What’s Next, When?
(John 20: 19-31)

A couple of years ago, we converted part of our basement into an apartment. Initially, it was a dark and stark third bedroom with a half-bath looking much like a cave where your anti-social teenager would prefer living. After much work, it is now a fully self-contained one-bedroom apartment which we list on Vacation Rentals by Owner for those who want to visit the area preferring not to stay in a hotel. Our guests register online so we always know when they are coming, which gives us plenty of time to clean the apartment and make it presentable. There’s usually some chocolates in the dish, muffins and juice in the refrigerator, a selection of coffees, and a complimentary bottle of wine waiting for our guests. The summer is filling up fast and we even have one guest who booked some time in the summer of 2020. It’s a real convenience knowing when your guests are arriving, especially if you’re a procrastinator and are prone to putting things off until the last minute.

Unfortunately, the remaining disciples didn’t have the luxury of knowing when Christ was going to return. All they had were the excited ramblings of Mary who claimed to have seen Jesus who said he was ascending to his Father. And that’s where we find ourselves in our scripture reading for this morning, with the disciples wondering what’s next, when will they see Jesus again. By now, it’s the evening of the first day of the week and we are told the disciples were together, with the door locked for fear of the Jews. You can’t really blame them. They just witnessed some pretty unsettling things. Their leader, the professed Messiah, the Son of God, was just arrested, tried, beaten beyond recognition, mocked and executed as they stood helplessly by. If the authorities could do this to God’s son, they shuddered to think what could happen to them. Was there a house-to-house search going on right now looking for the followers of this radical rabbi? Surely, their lives were in danger.

All of a sudden, Jesus appeared before them. He didn’t knock on the door to be let in, he just appeared. What a shock that must have been as the last time they had seen him, he was dead. Jesus came and stood among them and said, Peace be with you. After he said this, he showed them his hands and his side. The disciples rejoiced when they saw the Lord. Jesus said to them again, Peace be with you. As the Father has sent me, so I send you. When he said this, he breathed on them and said to them, Receive the Holy Spirit. If you forgive the sins of any, they are forgiven them; if you retain the sins of any, they are retained.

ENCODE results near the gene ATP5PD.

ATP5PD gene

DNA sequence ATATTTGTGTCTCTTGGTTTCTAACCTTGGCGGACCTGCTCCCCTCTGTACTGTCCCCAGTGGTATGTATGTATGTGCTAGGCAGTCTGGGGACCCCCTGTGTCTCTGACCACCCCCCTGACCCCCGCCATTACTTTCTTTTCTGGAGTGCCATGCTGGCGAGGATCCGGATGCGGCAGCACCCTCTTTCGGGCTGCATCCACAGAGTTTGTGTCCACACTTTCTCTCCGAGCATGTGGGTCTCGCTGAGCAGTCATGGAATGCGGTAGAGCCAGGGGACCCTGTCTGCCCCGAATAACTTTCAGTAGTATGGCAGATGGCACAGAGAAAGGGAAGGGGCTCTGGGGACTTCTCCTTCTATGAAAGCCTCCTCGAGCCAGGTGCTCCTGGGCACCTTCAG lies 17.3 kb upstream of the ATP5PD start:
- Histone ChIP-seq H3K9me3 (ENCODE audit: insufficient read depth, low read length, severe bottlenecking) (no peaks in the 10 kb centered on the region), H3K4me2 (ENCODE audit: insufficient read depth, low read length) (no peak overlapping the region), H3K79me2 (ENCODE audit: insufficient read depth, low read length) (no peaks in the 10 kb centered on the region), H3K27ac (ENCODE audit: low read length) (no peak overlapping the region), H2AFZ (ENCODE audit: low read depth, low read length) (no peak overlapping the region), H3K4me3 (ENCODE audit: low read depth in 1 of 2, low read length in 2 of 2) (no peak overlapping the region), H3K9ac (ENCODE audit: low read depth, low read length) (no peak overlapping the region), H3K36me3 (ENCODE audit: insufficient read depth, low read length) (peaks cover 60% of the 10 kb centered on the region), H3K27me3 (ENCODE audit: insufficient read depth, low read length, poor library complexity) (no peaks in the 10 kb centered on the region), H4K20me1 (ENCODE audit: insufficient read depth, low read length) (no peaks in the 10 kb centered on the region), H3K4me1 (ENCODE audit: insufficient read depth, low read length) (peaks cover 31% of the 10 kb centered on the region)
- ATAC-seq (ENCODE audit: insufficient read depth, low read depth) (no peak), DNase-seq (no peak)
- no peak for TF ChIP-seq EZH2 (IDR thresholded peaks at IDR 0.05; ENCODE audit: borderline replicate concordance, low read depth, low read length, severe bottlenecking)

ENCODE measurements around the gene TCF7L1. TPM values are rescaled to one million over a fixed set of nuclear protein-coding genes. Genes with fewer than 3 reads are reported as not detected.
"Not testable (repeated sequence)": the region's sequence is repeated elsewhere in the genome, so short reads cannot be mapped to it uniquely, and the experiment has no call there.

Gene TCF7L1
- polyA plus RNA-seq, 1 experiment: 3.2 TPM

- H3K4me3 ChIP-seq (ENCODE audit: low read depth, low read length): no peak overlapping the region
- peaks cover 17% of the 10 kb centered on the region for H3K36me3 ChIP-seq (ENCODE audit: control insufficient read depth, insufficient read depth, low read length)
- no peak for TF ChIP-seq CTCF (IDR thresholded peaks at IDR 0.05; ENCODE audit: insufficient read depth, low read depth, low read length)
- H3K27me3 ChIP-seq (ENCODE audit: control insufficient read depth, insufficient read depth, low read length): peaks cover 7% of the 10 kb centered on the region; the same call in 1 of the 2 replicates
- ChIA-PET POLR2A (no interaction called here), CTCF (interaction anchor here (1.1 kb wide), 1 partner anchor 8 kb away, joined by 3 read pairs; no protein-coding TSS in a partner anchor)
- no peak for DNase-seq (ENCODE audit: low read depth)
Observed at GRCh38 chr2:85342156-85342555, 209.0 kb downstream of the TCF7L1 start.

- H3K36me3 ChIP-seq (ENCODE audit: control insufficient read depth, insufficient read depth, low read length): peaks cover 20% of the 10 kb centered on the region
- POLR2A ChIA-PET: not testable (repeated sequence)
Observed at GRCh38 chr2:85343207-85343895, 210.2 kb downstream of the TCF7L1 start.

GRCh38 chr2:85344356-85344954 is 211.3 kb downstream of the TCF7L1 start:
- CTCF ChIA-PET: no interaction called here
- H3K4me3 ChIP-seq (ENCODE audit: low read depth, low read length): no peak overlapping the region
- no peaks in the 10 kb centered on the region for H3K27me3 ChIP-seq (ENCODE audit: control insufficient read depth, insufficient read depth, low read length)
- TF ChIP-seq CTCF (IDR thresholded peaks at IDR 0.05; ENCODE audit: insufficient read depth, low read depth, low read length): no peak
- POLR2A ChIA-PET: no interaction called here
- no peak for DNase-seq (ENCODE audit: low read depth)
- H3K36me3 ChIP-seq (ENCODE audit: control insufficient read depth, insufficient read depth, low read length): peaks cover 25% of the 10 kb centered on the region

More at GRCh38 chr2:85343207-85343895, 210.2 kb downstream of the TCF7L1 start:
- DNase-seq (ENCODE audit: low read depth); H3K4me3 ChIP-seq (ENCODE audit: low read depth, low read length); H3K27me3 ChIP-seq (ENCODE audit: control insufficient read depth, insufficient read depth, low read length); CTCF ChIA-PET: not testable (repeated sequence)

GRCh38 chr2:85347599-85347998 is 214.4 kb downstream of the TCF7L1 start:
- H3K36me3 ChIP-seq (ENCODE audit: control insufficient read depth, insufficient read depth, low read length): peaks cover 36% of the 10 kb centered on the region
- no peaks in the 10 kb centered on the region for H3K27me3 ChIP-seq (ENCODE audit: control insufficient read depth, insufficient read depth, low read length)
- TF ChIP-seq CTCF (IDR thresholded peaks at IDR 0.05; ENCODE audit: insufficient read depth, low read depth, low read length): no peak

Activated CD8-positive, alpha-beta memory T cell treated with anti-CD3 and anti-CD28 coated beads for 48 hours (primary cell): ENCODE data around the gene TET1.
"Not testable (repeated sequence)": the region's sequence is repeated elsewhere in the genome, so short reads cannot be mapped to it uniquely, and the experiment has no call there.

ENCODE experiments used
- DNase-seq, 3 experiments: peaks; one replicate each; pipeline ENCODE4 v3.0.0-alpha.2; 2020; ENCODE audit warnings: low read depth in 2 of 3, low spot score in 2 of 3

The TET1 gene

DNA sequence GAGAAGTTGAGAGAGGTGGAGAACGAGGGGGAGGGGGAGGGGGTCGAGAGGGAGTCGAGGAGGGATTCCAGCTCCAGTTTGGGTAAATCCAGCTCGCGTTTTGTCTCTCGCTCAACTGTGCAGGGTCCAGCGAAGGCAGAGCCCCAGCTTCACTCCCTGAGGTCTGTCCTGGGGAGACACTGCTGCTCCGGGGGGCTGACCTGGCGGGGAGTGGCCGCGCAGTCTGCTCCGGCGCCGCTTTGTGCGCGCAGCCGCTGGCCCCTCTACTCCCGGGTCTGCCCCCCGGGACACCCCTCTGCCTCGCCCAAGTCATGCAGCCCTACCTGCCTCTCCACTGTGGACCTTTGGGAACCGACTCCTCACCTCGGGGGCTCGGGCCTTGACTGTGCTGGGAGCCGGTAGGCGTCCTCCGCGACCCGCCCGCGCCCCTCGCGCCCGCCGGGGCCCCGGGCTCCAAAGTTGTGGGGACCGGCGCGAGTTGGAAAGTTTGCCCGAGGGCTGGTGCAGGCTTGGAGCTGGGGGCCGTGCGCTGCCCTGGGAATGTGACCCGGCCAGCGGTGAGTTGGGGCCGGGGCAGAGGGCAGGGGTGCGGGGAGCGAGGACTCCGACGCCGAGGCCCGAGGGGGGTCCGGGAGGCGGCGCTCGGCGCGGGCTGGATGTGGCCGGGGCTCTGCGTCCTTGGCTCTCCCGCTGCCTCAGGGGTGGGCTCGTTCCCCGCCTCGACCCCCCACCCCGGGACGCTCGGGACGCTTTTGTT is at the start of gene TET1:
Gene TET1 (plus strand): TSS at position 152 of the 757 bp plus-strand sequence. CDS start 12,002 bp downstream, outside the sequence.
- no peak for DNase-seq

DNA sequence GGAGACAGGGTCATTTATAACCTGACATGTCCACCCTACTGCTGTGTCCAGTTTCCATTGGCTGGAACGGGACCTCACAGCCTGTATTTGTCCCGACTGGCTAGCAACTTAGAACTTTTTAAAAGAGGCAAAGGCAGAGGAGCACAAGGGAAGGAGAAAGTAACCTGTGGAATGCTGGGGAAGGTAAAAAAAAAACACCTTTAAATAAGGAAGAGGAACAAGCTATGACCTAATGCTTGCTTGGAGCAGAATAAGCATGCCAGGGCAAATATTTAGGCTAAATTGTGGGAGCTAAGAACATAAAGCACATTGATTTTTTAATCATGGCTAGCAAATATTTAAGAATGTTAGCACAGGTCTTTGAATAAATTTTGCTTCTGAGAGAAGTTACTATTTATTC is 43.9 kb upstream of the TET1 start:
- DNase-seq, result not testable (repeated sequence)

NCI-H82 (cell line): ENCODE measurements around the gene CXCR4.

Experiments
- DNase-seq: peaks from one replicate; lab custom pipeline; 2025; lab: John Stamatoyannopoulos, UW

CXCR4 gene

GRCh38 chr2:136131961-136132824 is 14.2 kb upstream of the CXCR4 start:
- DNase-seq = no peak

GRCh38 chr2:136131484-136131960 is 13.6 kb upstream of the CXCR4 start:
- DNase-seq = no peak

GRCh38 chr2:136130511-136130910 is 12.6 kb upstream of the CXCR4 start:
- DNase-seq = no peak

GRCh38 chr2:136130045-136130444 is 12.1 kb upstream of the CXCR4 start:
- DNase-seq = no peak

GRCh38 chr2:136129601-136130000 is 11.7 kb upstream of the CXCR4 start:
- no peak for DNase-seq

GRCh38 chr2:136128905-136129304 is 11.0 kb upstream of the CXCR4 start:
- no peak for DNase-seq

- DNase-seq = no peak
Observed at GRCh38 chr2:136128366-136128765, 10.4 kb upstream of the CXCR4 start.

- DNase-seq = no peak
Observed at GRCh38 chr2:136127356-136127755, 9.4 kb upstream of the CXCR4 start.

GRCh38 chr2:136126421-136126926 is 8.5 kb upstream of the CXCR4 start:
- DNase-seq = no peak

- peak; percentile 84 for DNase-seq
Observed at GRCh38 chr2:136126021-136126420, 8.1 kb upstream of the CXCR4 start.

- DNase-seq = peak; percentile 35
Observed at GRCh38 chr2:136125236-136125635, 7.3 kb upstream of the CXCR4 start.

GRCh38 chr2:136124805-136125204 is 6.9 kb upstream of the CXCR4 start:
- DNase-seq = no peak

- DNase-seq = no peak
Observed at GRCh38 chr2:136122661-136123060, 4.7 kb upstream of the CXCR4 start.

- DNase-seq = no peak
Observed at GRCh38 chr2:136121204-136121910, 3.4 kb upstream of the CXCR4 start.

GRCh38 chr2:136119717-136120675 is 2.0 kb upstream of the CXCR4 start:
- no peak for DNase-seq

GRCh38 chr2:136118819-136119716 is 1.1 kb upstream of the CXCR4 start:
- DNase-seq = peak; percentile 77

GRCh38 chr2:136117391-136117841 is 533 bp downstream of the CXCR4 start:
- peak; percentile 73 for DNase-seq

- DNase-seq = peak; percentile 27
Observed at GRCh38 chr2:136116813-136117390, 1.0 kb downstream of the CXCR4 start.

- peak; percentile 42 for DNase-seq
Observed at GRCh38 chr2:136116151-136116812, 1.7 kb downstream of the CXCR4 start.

Most of us know this account as the story of Doubting Thomas who was not there when Christ first appeared. When they told Thomas that they had seen the Lord he didn’t believe them. He said he would only believe it when he saw it with his own eyes, when he sees the mark of the nails in his hands, puts his finger in the mark of the nails, and his hand in his side. Until this happens, he will not believe. Sure enough, a week later Jesus appears again and tells Thomas to put his finger on the marks of the nails and his hand in his side. Jesus tells him not to doubt, but to believe. Thomas responded, “My Lord and my God.” Jesus said to him, Have you believed because you have seen me? Blessed are those who have not seen and yet have come to believe. We’re told that Jesus did many other signs in the presence of the disciples, which are not written in the Bible, but that the ones that are written are so that we may believe that Jesus is the Messiah, the Son of God, and that through believing we may have life in his name.

So, what’s next? When is this second coming going to happen? Questions I am sure were discussed among the disciples and followers of Jesus. Jesus’ words, As the Father has sent me, so I send you. Blessed are those who have not seen and yet have come to believe, must have resonated with the disciples. Jesus is passing the job of spreading the gospel of salvation around the world to his disciples. There’s no manual, no how-to guide. Just the examples and teachings of Jesus who leaves it up to us to be creative in implementing his plan for the transformation of a broken world.